But the list of $16 billion in goods targeted for tariffs include Snow Joe tillers, garden cultivators and log splitters, and imposing duties only means higher prices for consumers and added cost and uncertainty for businesses, he said.

‘Tough Thing’

“Tariffs are always a tough thing to look at because unfortunately the consumer does get hurt, business like mine get hurt unintentionally in the process,” Cohen said by phone.

Daniel Rogge, the chief executive officer of a closely held metal-machining equipment company in Waunakee, Wisconsin, said he may have to raise prices 5 percent to 10 percent to cope with tariffs that kick in Friday on Chinese-made tools for which there’s no U.S.-made equivalent. Tormach Inc., with about 45 employees, sells some computer-controlled milling machines, lathes and other tools subject to the tariffs.

“My fear is that all this uncertainty around the Trump administration and the trade war will result in less consumer confidence,” Rogge said.

American soybean farmers -- including from states that backed Trump in the 2016 election -- are being particularly hard hit by the retaliatory duties. China is the top export market for U.S. soybeans, accounting for almost $14 billion in sales and representing nearly a third of total U.S. soybean production in 2017, according to the American Soybean Association.

Farming Pain

Farmers are already feeling the pain with canceled orders and falling commodity prices, without any promised relief, said Max Baucus, a former Democratic senator from Montana and ambassador to China. He’s co-chairman of Farmers for Free Trade, a non-profit group.

“For farmers across the country, the trade war is now getting real,” Baucus said in a statement.

General Electric, one the largest U.S. employers and exporters, tried unsuccessfully to have 34 product lines removed from the list of goods targeted for tariffs. The company has said imposing tariffs on products such as aviation and medical parts could hit American operations and jobs -- including its Wisconsin-based facilities that employ 6,000 people.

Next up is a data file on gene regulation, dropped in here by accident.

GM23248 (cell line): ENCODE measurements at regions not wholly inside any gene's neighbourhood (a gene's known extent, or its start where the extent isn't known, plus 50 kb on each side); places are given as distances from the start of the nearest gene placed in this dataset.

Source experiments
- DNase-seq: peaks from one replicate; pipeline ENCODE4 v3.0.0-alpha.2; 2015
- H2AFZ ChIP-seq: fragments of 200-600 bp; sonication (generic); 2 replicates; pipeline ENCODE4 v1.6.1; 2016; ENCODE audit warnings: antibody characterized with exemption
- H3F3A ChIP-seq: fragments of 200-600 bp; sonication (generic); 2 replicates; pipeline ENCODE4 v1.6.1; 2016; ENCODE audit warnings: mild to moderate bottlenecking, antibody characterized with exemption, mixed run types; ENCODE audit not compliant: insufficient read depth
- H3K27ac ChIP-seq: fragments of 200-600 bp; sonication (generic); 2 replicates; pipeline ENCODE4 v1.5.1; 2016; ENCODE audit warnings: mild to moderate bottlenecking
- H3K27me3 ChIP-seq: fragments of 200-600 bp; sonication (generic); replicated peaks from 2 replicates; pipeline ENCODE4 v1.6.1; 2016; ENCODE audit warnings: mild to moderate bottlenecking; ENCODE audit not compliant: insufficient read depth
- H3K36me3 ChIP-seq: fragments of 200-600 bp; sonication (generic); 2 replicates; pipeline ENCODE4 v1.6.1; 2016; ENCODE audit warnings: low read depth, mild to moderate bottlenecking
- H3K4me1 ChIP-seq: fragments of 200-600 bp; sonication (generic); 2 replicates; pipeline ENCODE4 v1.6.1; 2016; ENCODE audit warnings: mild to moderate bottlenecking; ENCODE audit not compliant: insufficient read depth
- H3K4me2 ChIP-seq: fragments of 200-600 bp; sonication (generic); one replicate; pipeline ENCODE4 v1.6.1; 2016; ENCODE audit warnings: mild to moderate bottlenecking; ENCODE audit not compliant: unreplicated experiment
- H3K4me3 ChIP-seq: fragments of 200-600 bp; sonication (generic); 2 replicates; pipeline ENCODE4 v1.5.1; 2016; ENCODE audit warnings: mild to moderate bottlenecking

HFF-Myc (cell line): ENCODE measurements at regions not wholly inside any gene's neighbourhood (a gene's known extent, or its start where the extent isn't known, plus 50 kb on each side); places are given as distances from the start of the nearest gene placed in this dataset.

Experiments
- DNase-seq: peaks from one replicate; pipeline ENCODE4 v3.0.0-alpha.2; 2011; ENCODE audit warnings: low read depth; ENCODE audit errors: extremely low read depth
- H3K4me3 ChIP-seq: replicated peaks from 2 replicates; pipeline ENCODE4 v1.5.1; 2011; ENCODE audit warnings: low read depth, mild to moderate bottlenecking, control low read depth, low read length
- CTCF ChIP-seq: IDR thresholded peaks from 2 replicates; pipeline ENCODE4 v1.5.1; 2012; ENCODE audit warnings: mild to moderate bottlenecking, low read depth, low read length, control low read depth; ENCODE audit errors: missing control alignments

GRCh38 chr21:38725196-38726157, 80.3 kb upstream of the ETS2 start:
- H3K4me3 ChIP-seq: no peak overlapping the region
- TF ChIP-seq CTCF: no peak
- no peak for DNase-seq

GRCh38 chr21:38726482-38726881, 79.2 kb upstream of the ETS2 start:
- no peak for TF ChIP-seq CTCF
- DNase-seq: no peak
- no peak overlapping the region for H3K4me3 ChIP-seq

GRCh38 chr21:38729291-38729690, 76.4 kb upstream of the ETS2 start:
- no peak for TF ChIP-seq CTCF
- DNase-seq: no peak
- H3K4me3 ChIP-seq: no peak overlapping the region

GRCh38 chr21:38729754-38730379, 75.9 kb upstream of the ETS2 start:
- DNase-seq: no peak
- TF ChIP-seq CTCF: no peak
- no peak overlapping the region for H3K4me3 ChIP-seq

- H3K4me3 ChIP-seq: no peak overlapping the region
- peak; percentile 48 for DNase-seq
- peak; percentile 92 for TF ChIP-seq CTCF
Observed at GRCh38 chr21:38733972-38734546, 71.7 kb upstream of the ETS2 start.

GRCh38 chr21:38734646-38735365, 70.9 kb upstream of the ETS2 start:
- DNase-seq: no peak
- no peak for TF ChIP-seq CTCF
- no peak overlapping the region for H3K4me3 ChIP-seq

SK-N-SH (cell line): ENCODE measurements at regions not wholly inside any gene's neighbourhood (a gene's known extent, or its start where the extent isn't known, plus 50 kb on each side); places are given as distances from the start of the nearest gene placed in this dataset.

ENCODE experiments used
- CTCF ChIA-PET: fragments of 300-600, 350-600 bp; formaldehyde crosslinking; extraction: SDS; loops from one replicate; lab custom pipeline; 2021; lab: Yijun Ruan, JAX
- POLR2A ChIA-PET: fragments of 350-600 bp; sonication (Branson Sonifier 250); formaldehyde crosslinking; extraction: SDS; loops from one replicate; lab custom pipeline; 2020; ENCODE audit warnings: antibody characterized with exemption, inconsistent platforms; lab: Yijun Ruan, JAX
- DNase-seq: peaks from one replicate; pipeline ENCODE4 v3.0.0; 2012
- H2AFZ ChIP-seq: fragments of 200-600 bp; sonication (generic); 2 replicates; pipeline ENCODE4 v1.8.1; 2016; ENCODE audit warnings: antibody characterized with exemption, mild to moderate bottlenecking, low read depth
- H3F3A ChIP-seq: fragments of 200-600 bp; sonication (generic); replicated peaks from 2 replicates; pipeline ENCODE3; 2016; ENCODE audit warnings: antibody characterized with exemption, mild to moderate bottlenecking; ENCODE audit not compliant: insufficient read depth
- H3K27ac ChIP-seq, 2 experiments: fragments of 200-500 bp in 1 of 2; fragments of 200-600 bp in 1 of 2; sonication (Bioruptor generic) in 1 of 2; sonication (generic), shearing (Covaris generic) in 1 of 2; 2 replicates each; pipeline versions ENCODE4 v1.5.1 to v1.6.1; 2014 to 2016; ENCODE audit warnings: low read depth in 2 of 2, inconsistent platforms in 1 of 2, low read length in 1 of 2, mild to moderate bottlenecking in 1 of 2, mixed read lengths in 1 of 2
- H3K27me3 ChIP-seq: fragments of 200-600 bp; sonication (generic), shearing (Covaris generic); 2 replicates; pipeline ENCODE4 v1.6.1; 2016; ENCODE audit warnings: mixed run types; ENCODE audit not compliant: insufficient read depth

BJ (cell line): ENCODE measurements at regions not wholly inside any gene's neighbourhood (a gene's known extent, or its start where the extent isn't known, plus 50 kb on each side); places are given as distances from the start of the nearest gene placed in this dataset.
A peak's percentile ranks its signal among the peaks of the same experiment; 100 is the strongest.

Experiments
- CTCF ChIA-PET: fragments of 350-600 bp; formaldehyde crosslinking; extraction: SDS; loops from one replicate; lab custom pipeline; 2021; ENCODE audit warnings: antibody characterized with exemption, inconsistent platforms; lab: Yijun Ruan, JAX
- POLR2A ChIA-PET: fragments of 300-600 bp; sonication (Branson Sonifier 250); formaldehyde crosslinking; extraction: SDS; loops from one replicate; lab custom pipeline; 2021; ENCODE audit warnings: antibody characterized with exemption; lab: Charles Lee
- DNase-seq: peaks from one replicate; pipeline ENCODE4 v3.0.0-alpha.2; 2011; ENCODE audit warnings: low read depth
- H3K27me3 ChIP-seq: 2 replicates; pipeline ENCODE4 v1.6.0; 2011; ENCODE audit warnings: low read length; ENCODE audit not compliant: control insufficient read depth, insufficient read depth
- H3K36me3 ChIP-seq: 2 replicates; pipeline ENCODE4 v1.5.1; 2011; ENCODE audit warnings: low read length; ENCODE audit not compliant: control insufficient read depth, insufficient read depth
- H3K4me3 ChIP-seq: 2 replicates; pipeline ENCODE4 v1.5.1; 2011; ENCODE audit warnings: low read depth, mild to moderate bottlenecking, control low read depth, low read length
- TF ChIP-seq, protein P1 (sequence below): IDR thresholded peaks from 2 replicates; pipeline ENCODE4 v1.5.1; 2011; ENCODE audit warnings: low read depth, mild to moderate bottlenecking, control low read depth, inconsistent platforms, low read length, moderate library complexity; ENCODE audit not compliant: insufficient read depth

“We remain concerned that these tariffs could make it harder for U.S. manufacturers to compete in the global economy, and will shrink rather than expand U.S. exports,” the company said in a statement. “We will work with the administration to minimize potential impact to our businesses.”

Companies and trade groups can submit comments on the list of $16 billion in goods targeted for tariffs and appear at hearing set for July 24 in Washington.

Still, there aren’t high hopes the administration will change its approach, Brzytwa of the American Chemistry Council said.

“There’s a viewpoint that’s shared across the government, and certainly at the White House, that there’s going to be pain that U.S. industry is going to have to suffer in order to change China’s behavior,” Brzytwa said by phone. “We think that you can change China’s behavior without shooting yourself in the foot.”

--With assistance from Uliana Pavlova.

To contact the reporter on this story: Mark Niquette in Columbus at

To contact the editors responsible for this story: Sara Forden at, Sarah McGregor